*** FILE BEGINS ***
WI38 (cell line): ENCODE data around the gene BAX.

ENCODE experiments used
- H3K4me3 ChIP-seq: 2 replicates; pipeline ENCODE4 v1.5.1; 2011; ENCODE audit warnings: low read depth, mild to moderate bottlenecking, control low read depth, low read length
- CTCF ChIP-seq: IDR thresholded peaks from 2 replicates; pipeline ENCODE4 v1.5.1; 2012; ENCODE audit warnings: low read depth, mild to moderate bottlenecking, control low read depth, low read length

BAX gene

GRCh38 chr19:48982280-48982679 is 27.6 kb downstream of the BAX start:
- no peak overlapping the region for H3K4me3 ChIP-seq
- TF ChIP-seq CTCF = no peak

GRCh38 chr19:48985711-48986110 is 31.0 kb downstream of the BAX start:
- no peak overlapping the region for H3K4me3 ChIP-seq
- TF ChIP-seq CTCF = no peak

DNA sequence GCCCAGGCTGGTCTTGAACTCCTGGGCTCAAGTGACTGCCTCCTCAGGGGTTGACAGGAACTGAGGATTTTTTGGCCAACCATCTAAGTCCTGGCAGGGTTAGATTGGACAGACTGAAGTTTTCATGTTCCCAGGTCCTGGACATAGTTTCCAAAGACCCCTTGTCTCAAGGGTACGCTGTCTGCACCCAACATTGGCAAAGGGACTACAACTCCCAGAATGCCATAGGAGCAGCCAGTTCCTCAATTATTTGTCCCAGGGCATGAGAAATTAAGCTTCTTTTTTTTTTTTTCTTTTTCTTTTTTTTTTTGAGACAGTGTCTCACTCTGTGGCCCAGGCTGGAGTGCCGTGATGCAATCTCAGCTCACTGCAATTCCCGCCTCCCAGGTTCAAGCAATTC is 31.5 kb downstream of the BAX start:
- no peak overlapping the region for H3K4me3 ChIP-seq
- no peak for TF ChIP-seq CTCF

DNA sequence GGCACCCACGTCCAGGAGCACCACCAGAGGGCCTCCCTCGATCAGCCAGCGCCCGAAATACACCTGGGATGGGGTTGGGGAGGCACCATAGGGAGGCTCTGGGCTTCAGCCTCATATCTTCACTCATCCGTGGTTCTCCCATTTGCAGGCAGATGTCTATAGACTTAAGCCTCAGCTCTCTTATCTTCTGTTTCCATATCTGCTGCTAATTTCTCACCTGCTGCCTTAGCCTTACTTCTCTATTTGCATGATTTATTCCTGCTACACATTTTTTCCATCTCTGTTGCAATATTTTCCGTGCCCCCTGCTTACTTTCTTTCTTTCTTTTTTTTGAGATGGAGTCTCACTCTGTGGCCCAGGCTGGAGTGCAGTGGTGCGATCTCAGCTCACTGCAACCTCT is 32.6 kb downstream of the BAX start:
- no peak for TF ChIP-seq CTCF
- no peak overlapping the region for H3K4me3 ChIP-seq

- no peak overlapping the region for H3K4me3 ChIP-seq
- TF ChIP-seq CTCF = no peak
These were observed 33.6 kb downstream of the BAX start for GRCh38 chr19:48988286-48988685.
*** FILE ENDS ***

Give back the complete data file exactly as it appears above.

WI38 (cell line): ENCODE data around the gene BAX.

ENCODE experiments used
- H3K4me3 ChIP-seq: 2 replicates; pipeline ENCODE4 v1.5.1; 2011; ENCODE audit warnings: low read depth, mild to moderate bottlenecking, control low read depth, low read length
- CTCF ChIP-seq: IDR thresholded peaks from 2 replicates; pipeline ENCODE4 v1.5.1; 2012; ENCODE audit warnings: low read depth, mild to moderate bottlenecking, control low read depth, low read length

BAX gene

GRCh38 chr19:48982280-48982679 is 27.6 kb downstream of the BAX start:
- no peak overlapping the region for H3K4me3 ChIP-seq
- TF ChIP-seq CTCF = no peak

GRCh38 chr19:48985711-48986110 is 31.0 kb downstream of the BAX start:
- no peak overlapping the region for H3K4me3 ChIP-seq
- TF ChIP-seq CTCF = no peak

DNA sequence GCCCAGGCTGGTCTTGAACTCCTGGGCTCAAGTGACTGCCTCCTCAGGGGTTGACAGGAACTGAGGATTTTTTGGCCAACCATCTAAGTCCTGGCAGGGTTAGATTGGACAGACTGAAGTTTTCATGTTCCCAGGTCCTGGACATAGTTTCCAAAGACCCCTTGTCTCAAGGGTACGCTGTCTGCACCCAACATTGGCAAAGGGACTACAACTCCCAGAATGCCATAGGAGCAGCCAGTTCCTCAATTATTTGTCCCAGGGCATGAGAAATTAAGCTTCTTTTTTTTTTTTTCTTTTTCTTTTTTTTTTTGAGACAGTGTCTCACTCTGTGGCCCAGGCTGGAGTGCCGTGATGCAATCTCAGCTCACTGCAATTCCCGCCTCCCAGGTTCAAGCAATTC is 31.5 kb downstream of the BAX start:
- no peak overlapping the region for H3K4me3 ChIP-seq
- no peak for TF ChIP-seq CTCF

DNA sequence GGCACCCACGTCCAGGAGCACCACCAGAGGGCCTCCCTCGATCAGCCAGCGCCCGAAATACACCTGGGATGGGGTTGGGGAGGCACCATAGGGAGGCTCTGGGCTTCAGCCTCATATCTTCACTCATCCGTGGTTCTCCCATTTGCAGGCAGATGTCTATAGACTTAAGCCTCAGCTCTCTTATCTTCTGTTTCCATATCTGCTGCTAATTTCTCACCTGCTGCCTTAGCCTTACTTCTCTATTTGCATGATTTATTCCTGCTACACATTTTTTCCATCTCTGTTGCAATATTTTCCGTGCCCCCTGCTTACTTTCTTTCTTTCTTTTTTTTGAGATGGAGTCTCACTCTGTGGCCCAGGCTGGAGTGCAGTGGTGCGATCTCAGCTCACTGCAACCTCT is 32.6 kb downstream of the BAX start:
- no peak for TF ChIP-seq CTCF
- no peak overlapping the region for H3K4me3 ChIP-seq

- no peak overlapping the region for H3K4me3 ChIP-seq
- TF ChIP-seq CTCF = no peak
These were observed 33.6 kb downstream of the BAX start for GRCh38 chr19:48988286-48988685.